As an example of this beautiful, unfolding revelation of God, our Lord begins today’s Gospel reading with a conditional statement: ‘If ye love me, keep my commandments’ (John 14:15). This simple statement is not a threat but a definition of what love actually is. If I were to say, ‘The purpose of life is to love,’ most people would nod their head in approval, but when we actually define love, as Christ does here, does our answer change? Most, when given this definition would shake their heads and recoil in terror, saying: ‘No, love is about me’ or the nonsense tautology: ‘Love is Love’ or the only slightly better ‘Love is about how another makes me feel,’ but do we really live in a world where love is just a fleeting attraction or emotional support blanket, a world where love is merely a chemical reaction or some biological necessity? How can we agree that the purpose of life is to love but have such a low opinion of what love actually is? This month we will be inundated with strange religious ideas about what love is from celebrities and corporations and even our own government—all of which are simply modern versions of this same toxic inversion. These hollow-hearted priests of our culture always present a love we have to discover and become masters of to bring heaven on earth—a false love designed to prick the consciences of elites and mow down those who dare question supposedly universal truths being constructed, minute by minute, by moral children and the mentally ill: love presented as a tool not a person. This month, the children of men will have the opportunity to reveal the God who is love, but unsurprisingly, they will sacrifice to a love that is Godless.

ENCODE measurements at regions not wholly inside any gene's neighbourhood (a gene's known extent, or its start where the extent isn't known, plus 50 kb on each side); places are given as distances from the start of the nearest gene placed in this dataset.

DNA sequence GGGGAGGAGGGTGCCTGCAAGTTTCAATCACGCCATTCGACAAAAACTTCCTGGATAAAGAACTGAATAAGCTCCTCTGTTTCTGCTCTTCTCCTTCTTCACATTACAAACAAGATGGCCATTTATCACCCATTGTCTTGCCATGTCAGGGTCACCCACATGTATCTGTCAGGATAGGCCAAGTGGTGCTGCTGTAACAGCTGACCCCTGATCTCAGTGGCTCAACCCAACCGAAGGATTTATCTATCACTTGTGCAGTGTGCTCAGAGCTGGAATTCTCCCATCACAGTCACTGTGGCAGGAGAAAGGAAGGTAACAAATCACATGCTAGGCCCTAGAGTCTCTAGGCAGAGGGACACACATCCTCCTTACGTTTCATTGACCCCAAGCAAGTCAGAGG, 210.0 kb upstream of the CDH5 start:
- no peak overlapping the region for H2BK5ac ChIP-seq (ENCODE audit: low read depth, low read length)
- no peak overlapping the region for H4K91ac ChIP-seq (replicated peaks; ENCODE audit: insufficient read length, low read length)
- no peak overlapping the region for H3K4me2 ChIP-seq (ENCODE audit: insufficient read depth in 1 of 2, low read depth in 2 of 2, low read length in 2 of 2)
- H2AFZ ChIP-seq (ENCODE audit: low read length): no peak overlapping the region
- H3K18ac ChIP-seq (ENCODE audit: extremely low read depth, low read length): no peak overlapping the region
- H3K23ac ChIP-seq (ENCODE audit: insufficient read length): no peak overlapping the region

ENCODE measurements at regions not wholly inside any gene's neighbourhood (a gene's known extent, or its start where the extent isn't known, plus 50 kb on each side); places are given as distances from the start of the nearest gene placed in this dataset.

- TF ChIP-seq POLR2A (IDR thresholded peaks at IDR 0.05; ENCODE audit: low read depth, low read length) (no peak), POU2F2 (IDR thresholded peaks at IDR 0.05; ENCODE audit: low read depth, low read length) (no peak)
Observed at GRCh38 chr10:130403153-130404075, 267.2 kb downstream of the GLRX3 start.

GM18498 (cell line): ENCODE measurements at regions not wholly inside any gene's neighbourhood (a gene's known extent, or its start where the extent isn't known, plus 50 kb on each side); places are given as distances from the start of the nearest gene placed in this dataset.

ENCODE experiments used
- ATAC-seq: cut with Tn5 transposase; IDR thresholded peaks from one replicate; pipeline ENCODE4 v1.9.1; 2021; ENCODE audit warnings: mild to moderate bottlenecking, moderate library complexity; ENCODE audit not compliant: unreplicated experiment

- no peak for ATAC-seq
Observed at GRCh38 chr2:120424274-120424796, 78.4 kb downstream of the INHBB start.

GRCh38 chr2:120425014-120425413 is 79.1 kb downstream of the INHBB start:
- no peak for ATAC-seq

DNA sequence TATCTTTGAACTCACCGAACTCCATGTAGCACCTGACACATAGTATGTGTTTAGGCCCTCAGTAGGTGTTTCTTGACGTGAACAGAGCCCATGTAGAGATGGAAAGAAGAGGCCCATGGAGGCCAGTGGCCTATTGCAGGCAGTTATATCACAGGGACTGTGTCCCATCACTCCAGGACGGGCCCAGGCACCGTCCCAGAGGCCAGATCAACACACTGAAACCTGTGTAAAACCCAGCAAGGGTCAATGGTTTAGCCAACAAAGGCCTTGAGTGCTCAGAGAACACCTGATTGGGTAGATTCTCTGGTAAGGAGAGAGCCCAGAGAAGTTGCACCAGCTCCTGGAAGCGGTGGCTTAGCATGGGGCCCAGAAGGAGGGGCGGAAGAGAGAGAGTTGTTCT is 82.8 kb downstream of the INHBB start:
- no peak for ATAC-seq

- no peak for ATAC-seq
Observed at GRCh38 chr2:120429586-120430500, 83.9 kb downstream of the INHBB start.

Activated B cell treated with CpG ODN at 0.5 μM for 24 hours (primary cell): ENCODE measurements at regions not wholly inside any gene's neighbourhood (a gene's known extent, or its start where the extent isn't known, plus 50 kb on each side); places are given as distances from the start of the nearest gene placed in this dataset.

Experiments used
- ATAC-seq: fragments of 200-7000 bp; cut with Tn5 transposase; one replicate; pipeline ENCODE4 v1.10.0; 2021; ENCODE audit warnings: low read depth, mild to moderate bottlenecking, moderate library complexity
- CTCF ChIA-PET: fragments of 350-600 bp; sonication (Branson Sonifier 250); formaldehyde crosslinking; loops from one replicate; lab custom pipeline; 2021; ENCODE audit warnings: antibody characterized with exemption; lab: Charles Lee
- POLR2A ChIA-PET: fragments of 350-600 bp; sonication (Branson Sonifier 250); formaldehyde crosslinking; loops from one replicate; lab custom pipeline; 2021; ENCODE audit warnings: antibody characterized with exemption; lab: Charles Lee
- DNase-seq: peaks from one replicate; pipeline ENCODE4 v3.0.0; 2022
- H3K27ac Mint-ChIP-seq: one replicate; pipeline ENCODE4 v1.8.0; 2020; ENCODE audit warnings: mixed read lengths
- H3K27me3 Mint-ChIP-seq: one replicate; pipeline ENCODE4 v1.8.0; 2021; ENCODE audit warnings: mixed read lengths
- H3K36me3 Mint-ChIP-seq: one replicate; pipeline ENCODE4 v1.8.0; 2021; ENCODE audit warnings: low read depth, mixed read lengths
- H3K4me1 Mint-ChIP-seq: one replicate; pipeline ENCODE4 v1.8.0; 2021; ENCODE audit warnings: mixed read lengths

Jesus, on the other hand, whose entire life is one of obedience to the will of His Father, is a living demonstration, an enfleshment of what true love looks like, and He tells His apostles to go and do likewise. Are we prepared to accept that true love is not only so much more than a feeling or a tool, but that we can only know it through sacrificial obedience to God’s will? We must if we expect love to transcend our need for companionship or gratification or any of the other sad and small visions of love the counterfeit Jesus’ of our lives try to sell us. The real Jesus makes love real and eternal by connecting our horizontal loves—our loves for friends and brothers and spouses and children—to the vertical love each person is built to offer God. Our obedient love of God infuses our earthly loves with an eternal character which makes us free to give ourselves fully to others—to hold nothing back just as Christ held nothing back on the cross. When Christ says today, ‘…because I live, ye shall live also.’ (John 14:19), we are guaranteed that our obedience to the will of God is the lived out expression of a love we have only just begun to understand—a love leading us into eternal life.